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Wall and Floor Graphics

From stunning interior displays to eye-catching graphics, we celebrate some of the best work in the wall and floor graphics markets and take a closer look at the secrets behind these colourful applications

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Print Floor is a floor graphics solution supplied by Soyang Europe

Wonder Walls and Fantastic Floors

If there are two sectors that have experienced significant growth in recent years, it is wall and floor graphics. Both markets bucked wider trends during the pandemic as graphics were installed beneath our feet to guide us safely around supermarkets and people brightened up their homes with images that reminded them of the outdoors while locked inside.

These trends have continued over the past few years as we moved out of the pandemic and into brighter times. Add in the increased use of applications like these as a cost-effective way of marketing to consumers and their popularity only seems set to grow.

With this in mind, SignLink picks out some of the more interesting wall and floor graphics from recent weeks and months, highlighting the technologies and materials companies used to create all manner of impactful graphics.

Increasing Demand

One brand synonymous with this sector is Drytac, which supplies a wide range of materials to clients around the world to support them with wall, floor, and even ceiling graphics. Kieran Blacknall, academy manager at Drytac, says a number of markets within these areas have stood out in recent months in terms of the volume and spread of work available.

“One area in which we continue to see a high level of demand is the retail sector,” Blacknall says, adding: “This is because there is a constant need for regularly updated graphics to help support new product launches, seasonal sales, and other in-store events. This provides our customers with a constant stream of work.

“We also see plenty of work coming from hospitality markets. There is a good variety of work from within this wider sector, ranging from projects in hotels to restaurants and cafes. The added advantage of working with customers in these markets is that there are lots of chains, meaning more locations to produce work for, and the opportunity for repeat work with customers.”

Picking out the markets in which you are likely to receive more work is just one part of the larger equation. Wide-format printers and sign-makers should also consider wider trends shaping the habits of both customers and consumers and ensure they can deliver this type of service to their clients.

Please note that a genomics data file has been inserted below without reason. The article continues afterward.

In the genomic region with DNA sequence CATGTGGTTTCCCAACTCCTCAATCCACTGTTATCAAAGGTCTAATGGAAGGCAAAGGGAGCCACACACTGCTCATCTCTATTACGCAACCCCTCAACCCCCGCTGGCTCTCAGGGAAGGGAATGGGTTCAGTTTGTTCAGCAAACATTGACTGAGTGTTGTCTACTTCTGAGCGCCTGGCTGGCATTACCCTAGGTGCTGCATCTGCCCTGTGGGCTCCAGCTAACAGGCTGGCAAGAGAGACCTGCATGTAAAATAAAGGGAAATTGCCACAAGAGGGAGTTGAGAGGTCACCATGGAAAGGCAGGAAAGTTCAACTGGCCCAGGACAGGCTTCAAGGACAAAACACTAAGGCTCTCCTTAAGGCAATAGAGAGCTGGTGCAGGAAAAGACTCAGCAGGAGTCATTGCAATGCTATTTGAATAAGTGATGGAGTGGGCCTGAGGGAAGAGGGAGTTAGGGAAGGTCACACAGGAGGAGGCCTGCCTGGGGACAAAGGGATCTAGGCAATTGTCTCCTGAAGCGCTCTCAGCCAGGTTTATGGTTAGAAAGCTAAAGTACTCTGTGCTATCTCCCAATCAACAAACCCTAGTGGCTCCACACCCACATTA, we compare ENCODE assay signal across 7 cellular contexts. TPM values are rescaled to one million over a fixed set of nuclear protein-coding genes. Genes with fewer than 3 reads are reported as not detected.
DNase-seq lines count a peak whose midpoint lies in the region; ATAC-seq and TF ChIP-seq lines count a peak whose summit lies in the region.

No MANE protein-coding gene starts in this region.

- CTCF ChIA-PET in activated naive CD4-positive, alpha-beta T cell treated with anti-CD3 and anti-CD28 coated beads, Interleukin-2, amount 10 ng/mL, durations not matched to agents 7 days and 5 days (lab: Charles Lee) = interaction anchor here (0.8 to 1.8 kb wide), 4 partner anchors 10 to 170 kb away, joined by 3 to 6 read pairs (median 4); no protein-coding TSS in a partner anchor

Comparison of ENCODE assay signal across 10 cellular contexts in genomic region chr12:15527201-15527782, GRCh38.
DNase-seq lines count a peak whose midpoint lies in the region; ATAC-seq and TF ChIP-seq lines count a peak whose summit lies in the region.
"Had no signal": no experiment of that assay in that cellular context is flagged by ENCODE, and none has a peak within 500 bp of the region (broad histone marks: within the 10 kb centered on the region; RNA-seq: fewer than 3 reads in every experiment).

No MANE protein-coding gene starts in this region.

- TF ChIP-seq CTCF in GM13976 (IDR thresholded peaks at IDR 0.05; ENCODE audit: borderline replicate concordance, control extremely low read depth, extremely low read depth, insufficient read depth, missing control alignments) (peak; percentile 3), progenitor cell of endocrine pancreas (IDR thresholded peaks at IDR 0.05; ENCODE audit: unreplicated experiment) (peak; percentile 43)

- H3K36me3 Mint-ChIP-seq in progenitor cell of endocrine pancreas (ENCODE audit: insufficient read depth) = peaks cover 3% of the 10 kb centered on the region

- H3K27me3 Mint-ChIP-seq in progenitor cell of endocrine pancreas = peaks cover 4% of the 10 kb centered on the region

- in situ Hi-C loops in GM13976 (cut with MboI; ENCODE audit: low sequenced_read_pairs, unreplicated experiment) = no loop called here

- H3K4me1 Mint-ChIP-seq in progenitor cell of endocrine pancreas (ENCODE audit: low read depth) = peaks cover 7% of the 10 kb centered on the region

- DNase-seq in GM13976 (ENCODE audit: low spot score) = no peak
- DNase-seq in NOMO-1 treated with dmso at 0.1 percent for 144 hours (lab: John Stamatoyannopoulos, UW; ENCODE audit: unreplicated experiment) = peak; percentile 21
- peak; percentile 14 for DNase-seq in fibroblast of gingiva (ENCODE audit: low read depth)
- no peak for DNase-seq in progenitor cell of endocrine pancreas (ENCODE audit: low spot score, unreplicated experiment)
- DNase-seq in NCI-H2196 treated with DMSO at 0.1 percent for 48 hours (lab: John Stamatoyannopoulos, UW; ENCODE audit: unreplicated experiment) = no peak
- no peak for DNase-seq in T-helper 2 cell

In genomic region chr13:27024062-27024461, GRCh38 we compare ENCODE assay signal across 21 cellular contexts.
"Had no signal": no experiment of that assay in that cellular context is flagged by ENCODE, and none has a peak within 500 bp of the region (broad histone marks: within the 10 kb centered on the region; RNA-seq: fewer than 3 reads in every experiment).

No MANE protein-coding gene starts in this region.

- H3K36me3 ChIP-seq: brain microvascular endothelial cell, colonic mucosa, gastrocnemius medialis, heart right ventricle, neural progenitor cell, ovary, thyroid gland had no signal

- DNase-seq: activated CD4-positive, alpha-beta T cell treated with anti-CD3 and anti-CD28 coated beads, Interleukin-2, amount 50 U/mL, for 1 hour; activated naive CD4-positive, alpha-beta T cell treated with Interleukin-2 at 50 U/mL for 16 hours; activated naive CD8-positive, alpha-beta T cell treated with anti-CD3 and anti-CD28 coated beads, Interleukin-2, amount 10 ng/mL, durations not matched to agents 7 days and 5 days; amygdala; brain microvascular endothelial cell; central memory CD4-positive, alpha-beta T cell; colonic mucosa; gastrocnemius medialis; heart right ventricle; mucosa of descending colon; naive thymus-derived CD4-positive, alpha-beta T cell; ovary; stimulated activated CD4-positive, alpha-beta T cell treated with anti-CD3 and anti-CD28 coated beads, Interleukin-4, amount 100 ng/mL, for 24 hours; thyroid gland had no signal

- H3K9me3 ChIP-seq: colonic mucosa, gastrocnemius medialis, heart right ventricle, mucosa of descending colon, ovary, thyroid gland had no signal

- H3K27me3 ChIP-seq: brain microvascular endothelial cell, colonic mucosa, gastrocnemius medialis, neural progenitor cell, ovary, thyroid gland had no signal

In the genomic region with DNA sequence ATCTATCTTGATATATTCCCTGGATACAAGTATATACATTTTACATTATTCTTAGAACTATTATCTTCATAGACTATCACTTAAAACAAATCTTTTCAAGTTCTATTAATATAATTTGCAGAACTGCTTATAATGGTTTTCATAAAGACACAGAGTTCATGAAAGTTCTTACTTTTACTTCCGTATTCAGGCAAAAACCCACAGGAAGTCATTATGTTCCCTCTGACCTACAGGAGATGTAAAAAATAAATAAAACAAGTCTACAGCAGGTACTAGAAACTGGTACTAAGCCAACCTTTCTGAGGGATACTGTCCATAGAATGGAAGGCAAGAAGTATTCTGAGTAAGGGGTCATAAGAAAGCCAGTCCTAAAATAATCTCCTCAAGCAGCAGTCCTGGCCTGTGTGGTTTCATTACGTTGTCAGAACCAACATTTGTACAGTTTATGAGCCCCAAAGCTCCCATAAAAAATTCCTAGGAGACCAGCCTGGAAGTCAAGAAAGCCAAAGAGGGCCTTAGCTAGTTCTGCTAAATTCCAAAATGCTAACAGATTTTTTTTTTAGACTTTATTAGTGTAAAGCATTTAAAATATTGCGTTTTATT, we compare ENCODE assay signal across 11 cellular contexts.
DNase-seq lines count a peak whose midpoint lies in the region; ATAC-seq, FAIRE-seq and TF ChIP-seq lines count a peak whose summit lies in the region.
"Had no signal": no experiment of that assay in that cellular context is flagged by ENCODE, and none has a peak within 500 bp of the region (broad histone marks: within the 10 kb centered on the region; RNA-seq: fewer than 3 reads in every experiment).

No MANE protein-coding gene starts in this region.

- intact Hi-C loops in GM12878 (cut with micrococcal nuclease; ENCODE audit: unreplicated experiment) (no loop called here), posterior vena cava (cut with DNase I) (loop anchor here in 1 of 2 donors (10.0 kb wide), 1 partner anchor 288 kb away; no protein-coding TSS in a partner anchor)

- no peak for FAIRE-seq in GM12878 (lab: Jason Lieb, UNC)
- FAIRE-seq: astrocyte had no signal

Blacknall signals sustainability as a core trend impacting not just wall and floor graphics but a whole host of other markets in the wider industry. Drytac has responded to such trends and demands with the launch of several PVC-free products, one of which comes in the form of Polar PET 170, which saw its popularity spike in 2023 as more clients moved to working with planet-friendly materials.

Polar PET 170 is a scuff- and tear-resistant polyester film for short-term indoor applications where the printed graphics remain visible and vibrant, such as floor graphics. It also has a number of slip ratings and certifications, while the film has a textured, matte finish that Blacknall says makes it perfect for directional notices, retail promotions, POS advertising, and decals.

Also available from Drytac is the collection of SpotOn films, which Blacknall says are suitable for short-term point of sale projects in both retail and hospitality settings. In addition, Drytac offers the ReTac range of polymeric removable vinyl which allows you to create displays that target specific products and areas.

Looking at some of these products in practice, Blacknall picks out a number of examples. First, Ontario-based printing and signage specialist Riverside Print & Signs used ReTac Smooth 150 polymeric PVC film to produce colourful wall graphics for Great Pretenders’ new space in New York City.

All the graphics, which included castle-style wall designs complete with fire-breathing dragons and other mythical beasts, were printed in-house on a Mimaki JV100-160. Graphics were applied to standard flat walls, as well as in and around arch doorways to provide a fully immersive effect for visitors to Great Pretenders, which designs and manufactures dress-up, toys, jewellery, and accessories for children.

Closer to home, print provider Minuteman Press Bath used ReTac Textures Canvas film to produce a wallcovering for a new wardrobe experience in Bath. The ‘Georgrobe’ invited local residents and visitors to view a display of satirical prints about the fashions of the Georgian period, as well as offering them the chance to dress up in historic costumes, wigs, and hats for an authentic experience of life in a bygone era.